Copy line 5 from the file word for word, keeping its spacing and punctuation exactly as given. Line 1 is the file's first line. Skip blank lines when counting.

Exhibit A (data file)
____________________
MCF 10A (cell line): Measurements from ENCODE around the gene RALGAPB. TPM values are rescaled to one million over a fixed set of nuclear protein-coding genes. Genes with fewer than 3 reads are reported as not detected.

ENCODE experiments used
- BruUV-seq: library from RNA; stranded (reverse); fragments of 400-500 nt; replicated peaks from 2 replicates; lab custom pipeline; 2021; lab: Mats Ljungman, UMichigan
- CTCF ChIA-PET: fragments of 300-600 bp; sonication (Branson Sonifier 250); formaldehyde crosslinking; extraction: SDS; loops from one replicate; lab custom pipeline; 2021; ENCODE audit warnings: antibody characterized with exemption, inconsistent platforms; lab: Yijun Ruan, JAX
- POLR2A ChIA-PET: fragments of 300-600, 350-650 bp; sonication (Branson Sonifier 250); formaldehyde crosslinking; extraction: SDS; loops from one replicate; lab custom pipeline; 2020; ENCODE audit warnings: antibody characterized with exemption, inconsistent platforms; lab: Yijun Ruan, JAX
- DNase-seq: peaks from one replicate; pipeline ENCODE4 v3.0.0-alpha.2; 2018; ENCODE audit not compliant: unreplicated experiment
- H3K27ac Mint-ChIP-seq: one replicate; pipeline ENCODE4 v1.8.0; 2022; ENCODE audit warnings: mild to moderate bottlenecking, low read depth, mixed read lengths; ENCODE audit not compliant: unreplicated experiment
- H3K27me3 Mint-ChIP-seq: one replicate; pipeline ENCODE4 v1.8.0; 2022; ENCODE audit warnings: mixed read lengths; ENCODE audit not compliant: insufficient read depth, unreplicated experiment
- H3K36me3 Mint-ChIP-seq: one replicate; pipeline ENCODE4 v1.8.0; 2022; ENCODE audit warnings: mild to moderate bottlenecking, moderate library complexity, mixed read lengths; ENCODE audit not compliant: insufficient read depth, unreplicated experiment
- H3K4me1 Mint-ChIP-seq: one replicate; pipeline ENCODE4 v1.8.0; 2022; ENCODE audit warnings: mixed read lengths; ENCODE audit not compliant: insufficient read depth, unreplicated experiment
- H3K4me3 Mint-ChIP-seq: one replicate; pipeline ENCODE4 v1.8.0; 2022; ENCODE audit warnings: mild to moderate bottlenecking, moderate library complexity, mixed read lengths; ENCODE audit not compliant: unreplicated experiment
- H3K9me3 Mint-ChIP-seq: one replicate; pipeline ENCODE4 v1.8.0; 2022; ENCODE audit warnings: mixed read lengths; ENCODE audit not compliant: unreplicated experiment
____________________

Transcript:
- POLR2A ChIA-PET: fragments of 300-600, 350-650 bp; sonication (Branson Sonifier 250); formaldehyde crosslinking; extraction: SDS; loops from one replicate; lab custom pipeline; 2020; ENCODE audit warnings: antibody characterized with exemption, inconsistent platforms; lab: Yijun Ruan, JAX